Wow, this sure beats getting a turkey.
Some lucky parents went to courthouses in Olathe and Kansas City, Kan., on Saturday and took home a dozen even luckier children.
The adoption finalizations brought tears and balloons, photos and relief, cookies and grandpas’ smiles — a rush almost too much for A.J. Porchea to handle.
“I think I’m going to puke,” the 5-year-old said as he carried a waste basket into a courtroom.
His new mom smiled.
“He’s fine,” Sameano Porchea said. “He’s cute as a button and smart as a whip. He’s my baby and he’s the man of the house.”
The legal proceedings were part of National Adoption Day, the annual event to draw attention to the need for “forever families” to open their homes to the country’s 107,000 children who still await adoption.
Similar events were held Friday in Kansas City and Liberty.
On the steps of the Johnson County Courthouse, Judge Kathleen Sloan said the event was the best reason to open a courthouse on a Saturday.
“It’s not often that people come into a courtroom happy and leave even happier,” she told the crowd of soon-to-be parents, who gathered with family and friends.
Sameano Porchea, of Overland Park, looked pretty happy. She said she’d always wanted to be a mother.
“But I’m 36 and it didn’t look like I was going to be getting married any time soon,” she said.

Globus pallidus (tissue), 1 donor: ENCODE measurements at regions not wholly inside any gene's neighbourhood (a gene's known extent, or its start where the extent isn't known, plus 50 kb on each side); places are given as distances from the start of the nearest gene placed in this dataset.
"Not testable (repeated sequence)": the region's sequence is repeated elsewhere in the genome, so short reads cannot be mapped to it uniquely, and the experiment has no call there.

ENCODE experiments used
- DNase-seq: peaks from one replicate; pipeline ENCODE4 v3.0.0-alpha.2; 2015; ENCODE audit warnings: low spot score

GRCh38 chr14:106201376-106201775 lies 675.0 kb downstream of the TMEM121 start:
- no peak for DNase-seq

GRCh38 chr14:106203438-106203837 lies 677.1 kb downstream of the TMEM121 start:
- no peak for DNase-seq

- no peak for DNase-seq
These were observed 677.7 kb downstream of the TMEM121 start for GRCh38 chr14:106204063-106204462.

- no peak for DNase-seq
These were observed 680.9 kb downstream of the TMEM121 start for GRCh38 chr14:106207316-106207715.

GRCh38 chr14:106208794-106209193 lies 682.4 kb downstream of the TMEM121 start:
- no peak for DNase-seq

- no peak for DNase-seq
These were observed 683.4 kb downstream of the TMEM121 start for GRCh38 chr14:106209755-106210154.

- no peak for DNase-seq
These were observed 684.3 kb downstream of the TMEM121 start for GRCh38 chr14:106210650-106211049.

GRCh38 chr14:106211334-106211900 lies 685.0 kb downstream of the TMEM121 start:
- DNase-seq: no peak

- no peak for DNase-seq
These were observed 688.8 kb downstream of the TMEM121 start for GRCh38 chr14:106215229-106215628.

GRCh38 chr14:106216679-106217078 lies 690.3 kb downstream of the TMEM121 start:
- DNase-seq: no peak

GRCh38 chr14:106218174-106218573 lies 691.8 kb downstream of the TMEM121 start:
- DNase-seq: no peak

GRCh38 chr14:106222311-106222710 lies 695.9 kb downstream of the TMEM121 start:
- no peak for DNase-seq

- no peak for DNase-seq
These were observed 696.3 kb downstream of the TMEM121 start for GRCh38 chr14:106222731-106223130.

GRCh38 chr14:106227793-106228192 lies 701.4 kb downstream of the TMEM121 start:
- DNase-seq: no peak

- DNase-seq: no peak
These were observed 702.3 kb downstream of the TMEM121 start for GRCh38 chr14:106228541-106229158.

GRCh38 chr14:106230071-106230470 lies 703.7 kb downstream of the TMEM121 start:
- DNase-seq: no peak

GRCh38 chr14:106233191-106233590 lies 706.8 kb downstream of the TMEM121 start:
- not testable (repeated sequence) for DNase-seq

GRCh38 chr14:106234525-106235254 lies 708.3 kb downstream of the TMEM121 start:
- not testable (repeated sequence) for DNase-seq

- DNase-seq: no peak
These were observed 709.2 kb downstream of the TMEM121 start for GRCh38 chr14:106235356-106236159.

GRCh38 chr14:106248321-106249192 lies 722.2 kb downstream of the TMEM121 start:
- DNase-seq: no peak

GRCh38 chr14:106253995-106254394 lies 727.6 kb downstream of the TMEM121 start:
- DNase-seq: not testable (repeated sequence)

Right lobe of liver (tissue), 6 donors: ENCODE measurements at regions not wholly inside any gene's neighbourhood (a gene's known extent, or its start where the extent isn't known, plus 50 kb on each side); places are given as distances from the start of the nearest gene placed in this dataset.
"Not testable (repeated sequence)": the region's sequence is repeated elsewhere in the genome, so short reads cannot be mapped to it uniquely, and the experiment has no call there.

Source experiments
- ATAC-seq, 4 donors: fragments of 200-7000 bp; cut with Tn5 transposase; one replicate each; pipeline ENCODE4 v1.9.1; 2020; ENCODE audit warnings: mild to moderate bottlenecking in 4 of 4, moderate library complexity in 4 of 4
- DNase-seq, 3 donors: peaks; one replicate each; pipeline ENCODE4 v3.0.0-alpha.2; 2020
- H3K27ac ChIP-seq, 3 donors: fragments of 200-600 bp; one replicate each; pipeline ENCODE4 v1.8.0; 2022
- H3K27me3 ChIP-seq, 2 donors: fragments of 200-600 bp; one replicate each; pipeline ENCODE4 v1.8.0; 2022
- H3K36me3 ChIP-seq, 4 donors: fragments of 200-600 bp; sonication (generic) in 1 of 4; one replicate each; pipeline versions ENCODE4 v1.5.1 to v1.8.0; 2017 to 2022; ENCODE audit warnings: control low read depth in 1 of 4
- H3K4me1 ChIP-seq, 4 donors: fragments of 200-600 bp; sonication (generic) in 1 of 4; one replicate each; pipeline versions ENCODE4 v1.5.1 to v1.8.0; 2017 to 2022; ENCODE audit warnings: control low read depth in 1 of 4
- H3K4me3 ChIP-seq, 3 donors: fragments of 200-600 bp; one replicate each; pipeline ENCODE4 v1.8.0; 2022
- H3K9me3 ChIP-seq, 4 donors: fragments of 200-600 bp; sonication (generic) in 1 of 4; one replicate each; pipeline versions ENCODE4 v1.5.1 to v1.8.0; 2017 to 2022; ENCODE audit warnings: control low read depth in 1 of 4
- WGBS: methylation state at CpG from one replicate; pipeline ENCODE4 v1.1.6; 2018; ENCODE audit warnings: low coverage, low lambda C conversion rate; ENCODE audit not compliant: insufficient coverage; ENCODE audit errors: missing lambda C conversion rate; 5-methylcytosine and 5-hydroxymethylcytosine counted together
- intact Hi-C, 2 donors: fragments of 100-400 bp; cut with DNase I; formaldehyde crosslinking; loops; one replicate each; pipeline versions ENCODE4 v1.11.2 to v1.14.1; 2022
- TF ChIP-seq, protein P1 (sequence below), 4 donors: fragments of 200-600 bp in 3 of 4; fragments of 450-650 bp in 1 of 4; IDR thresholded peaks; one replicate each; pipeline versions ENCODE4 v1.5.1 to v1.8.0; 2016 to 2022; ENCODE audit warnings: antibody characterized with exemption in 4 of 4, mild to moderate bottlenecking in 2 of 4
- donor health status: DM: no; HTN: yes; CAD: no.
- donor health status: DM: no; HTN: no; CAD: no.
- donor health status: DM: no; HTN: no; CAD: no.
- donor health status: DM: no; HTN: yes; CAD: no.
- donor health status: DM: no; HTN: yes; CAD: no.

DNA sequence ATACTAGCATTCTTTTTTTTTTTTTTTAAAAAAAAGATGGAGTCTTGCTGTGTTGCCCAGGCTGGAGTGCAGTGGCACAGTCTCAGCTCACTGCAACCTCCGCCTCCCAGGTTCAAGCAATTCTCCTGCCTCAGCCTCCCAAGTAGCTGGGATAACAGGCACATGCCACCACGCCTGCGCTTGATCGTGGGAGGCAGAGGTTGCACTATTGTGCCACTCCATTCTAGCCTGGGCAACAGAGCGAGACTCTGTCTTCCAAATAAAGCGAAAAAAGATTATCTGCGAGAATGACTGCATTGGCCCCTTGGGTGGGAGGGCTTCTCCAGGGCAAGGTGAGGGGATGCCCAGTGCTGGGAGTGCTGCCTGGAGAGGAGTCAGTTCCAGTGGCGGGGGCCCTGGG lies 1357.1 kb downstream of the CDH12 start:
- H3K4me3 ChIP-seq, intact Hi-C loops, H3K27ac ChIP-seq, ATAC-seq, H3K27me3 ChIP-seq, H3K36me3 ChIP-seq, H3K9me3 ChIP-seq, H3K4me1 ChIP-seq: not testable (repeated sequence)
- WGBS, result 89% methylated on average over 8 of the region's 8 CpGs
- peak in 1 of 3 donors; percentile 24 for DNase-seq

So she decided to go the adoption route. She picked A.J. up at his grandmother’s house on Feb. 28. They went to the movies and then to Target to pick out things for his room. They never looked back.
“He calls my parents at night and reads them a bedtime story —
,” she said, a mother’s pride already kicked in. “We’re going to be good.”
Aaron and SuAnn Foote of Lenexa did what some parents are reluctant to do. They adopted a teenager: 13-year-old Elizabeth.
“She bright and beautiful, and she’s got this sense of humor that fits right in to this family,” SuAnn said.
Aaron Foote added: “And I got a girl who can throw a football.”
“Lizzie” smiled at both her new parents. “We’re all happy — and I get to stop moving around.”
Those words brought to mind a poem Sloan recited earlier, part of it read:
“The day you took my outstretched hand, a journey ended but our lives began.”